1 Enlightened Reply

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  1. Derek says:

    I suppose this is more of a question for everyone than a response. And it’s one that I don’t think I’m expressing very well. But I hope you can feel that I’m curious and open to what you might have to say.

    As some background I’m from the Midwest in the USA in a swing state (Iowa). I’m a swing voter myself, and I’ve known quite a few people along the spectrum from right-wing to left-wing (and off into Libertarian territory etc.) who were Christians.

    However the left-wing Christians I have discussed politics since I was a teen in the 90s never really described their positions in terms of faith. Rather they had the common view that Sandel discussed in the chapter where they felt they were either obliged to, or at least allowed to, set their faith aside when it comes to political discourse or the ballot box. There was always a sort of feeling that many of the leftist policies were bad news for Christianity, but that was overridden by a particular issue that was important to them, or the general idea of not “shoving your faith down someone’s throat” in our multicultural society.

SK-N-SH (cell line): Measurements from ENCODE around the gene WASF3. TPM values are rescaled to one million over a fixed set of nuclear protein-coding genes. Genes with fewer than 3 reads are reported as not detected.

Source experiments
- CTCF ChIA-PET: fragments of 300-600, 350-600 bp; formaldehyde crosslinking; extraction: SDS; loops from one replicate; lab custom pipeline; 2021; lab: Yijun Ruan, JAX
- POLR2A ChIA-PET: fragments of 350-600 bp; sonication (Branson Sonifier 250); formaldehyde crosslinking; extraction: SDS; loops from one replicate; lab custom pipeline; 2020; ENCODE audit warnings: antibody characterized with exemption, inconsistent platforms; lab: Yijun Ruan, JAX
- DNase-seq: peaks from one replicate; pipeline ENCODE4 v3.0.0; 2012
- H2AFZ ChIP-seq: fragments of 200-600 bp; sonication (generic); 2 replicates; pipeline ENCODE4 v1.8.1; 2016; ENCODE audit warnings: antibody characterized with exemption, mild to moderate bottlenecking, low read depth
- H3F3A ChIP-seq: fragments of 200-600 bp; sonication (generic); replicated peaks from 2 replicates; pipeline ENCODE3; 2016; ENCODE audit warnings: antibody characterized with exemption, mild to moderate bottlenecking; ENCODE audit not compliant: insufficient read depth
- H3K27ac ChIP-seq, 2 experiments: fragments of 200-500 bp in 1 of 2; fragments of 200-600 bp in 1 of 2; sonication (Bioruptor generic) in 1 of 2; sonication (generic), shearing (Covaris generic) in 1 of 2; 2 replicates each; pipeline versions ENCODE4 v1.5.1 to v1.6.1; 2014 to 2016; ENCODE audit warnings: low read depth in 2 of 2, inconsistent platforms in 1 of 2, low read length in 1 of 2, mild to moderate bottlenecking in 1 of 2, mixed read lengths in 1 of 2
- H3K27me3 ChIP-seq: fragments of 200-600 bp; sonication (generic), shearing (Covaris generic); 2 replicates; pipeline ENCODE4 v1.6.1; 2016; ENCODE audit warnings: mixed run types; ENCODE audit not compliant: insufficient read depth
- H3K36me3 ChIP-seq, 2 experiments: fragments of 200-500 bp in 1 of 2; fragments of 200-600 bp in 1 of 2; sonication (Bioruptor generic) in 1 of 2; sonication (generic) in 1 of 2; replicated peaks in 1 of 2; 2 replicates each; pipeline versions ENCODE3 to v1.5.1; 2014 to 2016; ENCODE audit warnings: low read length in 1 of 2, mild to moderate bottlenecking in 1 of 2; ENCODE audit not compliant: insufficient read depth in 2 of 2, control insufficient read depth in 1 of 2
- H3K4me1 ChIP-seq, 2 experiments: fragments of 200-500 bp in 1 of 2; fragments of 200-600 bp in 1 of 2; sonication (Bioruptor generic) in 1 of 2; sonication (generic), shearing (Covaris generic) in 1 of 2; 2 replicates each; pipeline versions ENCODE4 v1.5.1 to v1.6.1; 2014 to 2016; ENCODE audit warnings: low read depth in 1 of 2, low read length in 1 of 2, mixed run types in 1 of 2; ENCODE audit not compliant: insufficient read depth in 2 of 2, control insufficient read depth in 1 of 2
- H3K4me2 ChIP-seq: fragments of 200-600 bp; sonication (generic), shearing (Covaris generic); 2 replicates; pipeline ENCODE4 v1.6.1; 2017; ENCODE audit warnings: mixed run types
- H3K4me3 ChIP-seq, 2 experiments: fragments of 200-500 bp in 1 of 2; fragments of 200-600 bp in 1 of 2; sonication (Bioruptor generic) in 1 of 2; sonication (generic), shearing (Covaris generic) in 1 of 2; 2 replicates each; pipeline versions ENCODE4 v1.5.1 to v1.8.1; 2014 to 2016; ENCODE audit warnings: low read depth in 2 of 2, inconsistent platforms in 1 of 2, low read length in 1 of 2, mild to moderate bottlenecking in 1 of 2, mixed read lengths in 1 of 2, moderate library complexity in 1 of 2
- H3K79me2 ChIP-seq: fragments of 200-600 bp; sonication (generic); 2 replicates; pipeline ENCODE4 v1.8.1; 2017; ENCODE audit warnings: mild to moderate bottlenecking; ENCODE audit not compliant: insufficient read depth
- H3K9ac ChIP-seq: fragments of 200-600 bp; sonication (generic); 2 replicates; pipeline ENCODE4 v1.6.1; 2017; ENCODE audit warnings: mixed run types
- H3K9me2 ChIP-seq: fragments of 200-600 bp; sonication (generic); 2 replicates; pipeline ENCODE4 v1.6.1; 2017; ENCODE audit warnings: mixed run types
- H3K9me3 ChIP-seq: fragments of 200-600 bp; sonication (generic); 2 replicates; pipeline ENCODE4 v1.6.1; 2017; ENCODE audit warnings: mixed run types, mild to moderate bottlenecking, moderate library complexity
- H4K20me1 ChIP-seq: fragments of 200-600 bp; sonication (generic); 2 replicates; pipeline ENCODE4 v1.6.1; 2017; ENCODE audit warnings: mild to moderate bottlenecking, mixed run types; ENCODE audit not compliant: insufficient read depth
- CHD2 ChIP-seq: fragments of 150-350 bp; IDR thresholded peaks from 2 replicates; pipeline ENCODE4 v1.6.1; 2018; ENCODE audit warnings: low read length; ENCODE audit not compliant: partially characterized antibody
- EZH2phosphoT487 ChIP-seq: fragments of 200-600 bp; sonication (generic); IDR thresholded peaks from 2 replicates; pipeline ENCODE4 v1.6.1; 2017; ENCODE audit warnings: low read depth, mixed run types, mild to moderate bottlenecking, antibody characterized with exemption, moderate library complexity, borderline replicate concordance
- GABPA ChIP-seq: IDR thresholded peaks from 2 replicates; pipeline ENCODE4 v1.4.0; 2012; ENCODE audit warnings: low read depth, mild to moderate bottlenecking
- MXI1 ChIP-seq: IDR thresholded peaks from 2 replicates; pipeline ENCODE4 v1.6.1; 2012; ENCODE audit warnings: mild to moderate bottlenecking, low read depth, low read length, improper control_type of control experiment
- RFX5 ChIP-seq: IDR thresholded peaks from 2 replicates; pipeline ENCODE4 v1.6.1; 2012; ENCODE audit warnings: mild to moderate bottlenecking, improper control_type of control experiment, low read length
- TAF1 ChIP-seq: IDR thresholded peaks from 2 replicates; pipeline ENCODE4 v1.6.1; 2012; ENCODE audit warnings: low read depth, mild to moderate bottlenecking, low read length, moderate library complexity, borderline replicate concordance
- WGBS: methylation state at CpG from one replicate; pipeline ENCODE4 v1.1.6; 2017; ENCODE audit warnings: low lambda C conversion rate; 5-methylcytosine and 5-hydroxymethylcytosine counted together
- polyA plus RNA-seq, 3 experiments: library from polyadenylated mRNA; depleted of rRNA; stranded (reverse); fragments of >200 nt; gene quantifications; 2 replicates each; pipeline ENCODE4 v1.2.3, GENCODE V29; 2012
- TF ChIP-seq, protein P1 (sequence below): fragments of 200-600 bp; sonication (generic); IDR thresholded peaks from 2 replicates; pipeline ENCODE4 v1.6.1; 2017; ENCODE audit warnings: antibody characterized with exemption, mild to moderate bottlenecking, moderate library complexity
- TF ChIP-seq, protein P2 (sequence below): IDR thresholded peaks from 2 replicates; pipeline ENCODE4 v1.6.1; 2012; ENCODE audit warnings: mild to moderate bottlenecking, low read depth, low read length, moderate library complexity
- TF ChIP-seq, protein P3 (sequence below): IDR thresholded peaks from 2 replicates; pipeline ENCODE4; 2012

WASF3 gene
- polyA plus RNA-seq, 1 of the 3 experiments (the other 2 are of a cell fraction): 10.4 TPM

The views that seem to be held by some in this group seem to be very much to the left (or perhaps towards Sandel’s Communitarianism), but there seems to be an invocation of faith involved in choosing those positions as opposed to setting it aside.

    What I’m curious about is how faith centric leftism works, and how you see the church operating in the sort of political environment you would like to see.

    Is there an idea that we can get out ahead of popular culture? Does it involve some significant alterations to how public institutions work now in order to make it viable? I.e. At the moment in the US there are generally restrictions on religious expression, especially Christian, in public places and institutions. At the moment home schooling is on the rise in the US not so much because people feel that the instruction is inadequate but because they do not like the culture and values that our public schools either actively teach or tolerate. I can feel some of that pressure myself as the generally fun Mayfair at my daughters elementary school played music extolling the fun of getting drunk and having a threesome and so on. So expanding and improving public institutions and spaces as Sandel describes seems counter to Christianity, while privatizing them seems like it would be beneficial.


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